And it worked. I know that the skills involved into the making of this icing are truly minimal, but no matter what, it made my day. The muffins were easy to make, tested and approved. Twelve of them though. The question as to what I was going to do with them arose. P. and I would simply not be able to eat twelve muffins between the two of us, even if taken over the course of a few days.
Then I remembered. Didn’t my lovely Canadian friend Ivonne talk about a party where food was needed? Did I hear about an outdoor fiesta to celebrate the end of summer? I imagined that Ivonne and Lis would not mind that I bring some of my white chocolate muffins, would they?
Et que la fête commence ! (Let the feast start!)
- 2 eggs
- 1.5 tsp baking powder
- 3.5 oz sugar (1/2 cup)
- 3.5 oz butter, melted
- 3.5 oz white chocolate, grated (I use Valrhona)
- 1/4 cup plain yogurt
- 6 oz flour (1 cup + 1 Tbsp)
- 3.5 oz white chocolate (I use Valrhona)
- 1/2 vanilla pod
- Unsalted pistachios, chopped
For the muffins:
- Preheat your oven at 350 F.
- Sift the flour and baking powder.
- Add the sugar and grated white chocolate. Mix well.
- Melt the butter. Beat the eggs with it and add the yogurt. Mix well, then add to the dry preparation.
- Place paper cups in a muffin pan (or use silicone molds) and divide the preparation between the molds.
- Cook in the oven for about 25 min or so.
- Remove from the oven and let cool for a few minutes, before unmolding on a cooling rack (If using silicone molds)
For the icing
- Chop the chocolate in small pieces.
- Slice the vanilla pod in two halves and scrap the seeds out.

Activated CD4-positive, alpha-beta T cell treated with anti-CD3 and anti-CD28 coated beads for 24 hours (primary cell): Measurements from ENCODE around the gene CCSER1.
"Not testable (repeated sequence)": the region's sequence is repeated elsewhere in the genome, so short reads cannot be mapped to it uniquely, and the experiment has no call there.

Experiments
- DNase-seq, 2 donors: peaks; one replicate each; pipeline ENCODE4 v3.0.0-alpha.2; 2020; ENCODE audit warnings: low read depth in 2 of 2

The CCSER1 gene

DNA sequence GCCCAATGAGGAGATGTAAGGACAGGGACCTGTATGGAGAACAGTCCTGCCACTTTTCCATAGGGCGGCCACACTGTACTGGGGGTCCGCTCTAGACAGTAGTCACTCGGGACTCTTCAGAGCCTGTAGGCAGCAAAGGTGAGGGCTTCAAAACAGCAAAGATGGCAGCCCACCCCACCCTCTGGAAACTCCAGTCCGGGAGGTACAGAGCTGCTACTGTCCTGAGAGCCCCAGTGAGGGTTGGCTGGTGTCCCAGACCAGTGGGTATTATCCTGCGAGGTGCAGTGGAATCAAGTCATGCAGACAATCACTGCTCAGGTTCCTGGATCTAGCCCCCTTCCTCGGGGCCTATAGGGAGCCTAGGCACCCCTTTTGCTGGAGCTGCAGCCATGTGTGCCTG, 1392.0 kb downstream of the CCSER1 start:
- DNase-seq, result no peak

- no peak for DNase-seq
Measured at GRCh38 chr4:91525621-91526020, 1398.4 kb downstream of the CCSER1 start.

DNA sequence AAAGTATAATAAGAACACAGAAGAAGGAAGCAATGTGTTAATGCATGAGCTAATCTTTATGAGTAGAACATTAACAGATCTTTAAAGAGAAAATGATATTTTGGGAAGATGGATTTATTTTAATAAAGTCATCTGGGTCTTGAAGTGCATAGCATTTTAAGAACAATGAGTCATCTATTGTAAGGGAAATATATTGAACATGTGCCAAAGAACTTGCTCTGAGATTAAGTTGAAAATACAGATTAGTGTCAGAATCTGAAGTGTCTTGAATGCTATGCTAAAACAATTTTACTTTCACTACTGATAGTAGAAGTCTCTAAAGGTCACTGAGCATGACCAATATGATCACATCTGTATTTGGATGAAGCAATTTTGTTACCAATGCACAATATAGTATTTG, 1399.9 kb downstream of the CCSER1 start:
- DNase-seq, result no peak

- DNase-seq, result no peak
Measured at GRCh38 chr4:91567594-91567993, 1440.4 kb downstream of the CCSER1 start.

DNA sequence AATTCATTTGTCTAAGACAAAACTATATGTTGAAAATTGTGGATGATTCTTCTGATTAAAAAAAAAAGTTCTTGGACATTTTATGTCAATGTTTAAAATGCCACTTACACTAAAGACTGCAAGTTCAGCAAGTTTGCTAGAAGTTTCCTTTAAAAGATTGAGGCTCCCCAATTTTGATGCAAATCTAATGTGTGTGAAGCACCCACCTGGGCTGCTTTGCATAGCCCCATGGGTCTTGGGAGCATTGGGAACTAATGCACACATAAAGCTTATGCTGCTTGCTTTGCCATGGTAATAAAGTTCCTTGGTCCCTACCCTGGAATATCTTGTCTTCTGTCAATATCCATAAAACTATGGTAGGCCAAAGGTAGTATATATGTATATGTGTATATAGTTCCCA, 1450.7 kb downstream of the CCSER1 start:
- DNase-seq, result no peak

- Melt the chocolate with the vanilla seeds using the bain-marie technique (in a bowl placed over a pot of simmering water).
- Use a spatula to spread over the muffins.
- When a little cooler, add the chopped pistachios and some shaved chocolate.
- Place in the fridge to help the icing set.
- 2 oeufs
- 1,5 càc de levure chimique
- 100 g sucre fin
- 100 g beurre, fondu
- 100 g chocolat blanc, râpé (J’utilise la marque Valrhona)
- 50 ml yaourt nature
- 160 g farine
- 100 g chocolat blanc (J’utilise la marque Valrhona)
- 1/2 gousse de vanille
- Pistaches vertes non salées, concassées
Pour les muffins :
- Préchauffez votre four à 180 C.
- Tamisez la farine et la levure chimique.
- Ajoutez le sucre et le chocolat râpé. Mélangez bien.
- Faites fondre le beurre dans une casserole. Battez les oeufs et ajoutez-les au beurre, avec le yaourt. Mélangez bien et ajoutez à la preparation sèche.
- Placez des moules en papier dans un moule à muffins (ou utilisez des petits moules en silicone) et répartissez votre pâte entre les moules.
- Cuisez au four pendant 25 mns environ.
- Sortez du four et laissez refroidir avant de les démouler sur une grille (si vous utilisez des moules en silicone).
Pour le glaçage
- Cassez le chocolat en morceaux.
- Fendez la gousse de vanille en deux et raclez-en l’intérieur.
- Faites fondre le chocolat avec la vanille au bain-marie.
- Utilisez une spatule à gâteau pour glacer les muffins avec le chocolat fondu.
- Une fois que le glaçage a refroidi, ajoutez des pistaches concassées et quelques copeaux de chocolat blanc supplémentaires.
- Placez-les au frais pour que le glaçage prenne mieux.